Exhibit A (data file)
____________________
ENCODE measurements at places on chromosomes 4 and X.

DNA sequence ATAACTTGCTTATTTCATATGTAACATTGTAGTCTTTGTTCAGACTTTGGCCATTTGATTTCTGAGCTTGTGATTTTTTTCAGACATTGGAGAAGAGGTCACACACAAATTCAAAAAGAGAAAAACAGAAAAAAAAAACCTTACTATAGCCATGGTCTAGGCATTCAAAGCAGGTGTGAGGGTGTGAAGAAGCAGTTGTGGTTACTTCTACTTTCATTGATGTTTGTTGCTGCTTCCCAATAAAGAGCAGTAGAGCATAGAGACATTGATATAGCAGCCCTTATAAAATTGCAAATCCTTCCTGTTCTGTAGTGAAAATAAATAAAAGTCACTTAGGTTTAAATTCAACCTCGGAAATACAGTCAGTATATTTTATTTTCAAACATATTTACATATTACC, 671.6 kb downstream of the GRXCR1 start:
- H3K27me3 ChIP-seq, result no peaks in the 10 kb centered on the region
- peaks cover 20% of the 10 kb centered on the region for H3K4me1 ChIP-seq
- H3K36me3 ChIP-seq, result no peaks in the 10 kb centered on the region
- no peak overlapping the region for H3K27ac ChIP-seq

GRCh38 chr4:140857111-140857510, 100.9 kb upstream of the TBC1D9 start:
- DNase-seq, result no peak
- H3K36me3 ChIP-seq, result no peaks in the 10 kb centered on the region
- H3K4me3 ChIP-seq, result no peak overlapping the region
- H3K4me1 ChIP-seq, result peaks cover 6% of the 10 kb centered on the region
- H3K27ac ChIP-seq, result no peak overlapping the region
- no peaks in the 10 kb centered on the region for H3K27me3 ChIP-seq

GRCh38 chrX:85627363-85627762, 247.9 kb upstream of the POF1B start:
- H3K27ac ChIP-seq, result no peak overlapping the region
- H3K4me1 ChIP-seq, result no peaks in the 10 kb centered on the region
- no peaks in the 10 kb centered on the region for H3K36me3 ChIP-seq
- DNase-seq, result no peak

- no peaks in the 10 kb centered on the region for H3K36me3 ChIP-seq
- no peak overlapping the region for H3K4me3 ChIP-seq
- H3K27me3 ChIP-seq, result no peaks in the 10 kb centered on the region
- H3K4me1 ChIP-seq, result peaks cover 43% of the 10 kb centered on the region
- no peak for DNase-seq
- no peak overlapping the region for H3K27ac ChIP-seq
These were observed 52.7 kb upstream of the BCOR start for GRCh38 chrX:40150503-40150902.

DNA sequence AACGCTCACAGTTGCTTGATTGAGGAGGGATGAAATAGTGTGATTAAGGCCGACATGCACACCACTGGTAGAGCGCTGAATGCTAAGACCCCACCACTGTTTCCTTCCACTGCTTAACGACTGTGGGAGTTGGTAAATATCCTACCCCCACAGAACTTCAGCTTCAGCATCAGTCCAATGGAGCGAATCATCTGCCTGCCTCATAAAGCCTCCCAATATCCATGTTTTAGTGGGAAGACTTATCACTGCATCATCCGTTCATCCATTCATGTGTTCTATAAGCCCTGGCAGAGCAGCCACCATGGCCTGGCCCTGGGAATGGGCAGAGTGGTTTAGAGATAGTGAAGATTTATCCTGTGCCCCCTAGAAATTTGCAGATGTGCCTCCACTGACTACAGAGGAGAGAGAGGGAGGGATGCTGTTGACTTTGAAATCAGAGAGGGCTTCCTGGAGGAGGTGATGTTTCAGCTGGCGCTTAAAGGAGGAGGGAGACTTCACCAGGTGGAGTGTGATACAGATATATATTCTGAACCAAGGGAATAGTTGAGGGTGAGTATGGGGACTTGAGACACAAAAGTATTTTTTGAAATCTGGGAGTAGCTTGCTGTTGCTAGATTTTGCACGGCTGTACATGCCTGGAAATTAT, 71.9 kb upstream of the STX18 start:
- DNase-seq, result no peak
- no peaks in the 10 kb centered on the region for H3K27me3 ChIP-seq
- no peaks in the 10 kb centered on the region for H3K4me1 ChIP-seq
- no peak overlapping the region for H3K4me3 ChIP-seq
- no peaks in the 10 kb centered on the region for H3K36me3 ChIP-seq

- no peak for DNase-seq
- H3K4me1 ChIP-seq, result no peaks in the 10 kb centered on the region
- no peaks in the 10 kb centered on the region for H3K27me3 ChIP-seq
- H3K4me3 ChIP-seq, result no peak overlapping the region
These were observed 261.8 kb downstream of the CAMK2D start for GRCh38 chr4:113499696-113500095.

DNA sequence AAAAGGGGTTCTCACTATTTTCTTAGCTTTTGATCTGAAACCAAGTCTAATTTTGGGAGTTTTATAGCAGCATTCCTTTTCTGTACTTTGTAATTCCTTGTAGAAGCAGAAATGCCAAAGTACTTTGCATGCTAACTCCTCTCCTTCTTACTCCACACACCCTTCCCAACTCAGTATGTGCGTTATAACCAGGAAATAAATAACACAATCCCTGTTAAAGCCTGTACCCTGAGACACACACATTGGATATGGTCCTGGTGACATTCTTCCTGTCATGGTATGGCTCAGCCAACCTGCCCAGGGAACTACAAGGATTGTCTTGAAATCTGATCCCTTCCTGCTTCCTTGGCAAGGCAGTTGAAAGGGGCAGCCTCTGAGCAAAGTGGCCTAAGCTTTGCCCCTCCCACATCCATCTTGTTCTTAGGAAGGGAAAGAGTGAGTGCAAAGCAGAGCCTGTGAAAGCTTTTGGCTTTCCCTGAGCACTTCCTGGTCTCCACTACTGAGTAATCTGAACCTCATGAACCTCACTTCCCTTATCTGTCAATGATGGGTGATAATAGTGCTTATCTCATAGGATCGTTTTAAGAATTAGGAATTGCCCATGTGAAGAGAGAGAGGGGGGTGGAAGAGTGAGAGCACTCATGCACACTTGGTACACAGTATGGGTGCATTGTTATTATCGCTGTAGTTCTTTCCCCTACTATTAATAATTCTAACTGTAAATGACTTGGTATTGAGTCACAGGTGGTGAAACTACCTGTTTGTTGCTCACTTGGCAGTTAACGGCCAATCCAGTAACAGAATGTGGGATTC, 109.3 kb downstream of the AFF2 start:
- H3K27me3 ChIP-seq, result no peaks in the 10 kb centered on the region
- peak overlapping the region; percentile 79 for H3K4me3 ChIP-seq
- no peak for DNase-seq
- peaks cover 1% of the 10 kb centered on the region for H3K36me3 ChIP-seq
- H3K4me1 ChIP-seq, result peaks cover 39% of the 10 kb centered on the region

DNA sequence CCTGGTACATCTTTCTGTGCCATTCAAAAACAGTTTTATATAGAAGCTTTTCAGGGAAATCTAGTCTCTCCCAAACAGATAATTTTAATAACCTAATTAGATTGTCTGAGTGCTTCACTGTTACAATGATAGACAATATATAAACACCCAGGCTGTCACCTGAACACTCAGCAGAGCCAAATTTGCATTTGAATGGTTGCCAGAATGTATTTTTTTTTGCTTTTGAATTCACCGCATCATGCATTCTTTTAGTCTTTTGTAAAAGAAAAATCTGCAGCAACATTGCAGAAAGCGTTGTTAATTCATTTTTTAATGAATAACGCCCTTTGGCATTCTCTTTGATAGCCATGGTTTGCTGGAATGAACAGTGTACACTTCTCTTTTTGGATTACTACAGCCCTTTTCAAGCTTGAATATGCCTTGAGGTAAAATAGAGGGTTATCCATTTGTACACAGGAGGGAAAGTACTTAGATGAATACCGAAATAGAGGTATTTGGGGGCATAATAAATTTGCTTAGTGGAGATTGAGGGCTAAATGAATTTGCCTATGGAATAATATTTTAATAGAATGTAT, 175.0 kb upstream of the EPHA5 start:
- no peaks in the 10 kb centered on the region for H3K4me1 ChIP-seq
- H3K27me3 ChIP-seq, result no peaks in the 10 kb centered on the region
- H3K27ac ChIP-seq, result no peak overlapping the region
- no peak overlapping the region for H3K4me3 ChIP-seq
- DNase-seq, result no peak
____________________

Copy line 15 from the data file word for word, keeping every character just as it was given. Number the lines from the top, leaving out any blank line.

- H3K27ac ChIP-seq, result no peak overlapping the region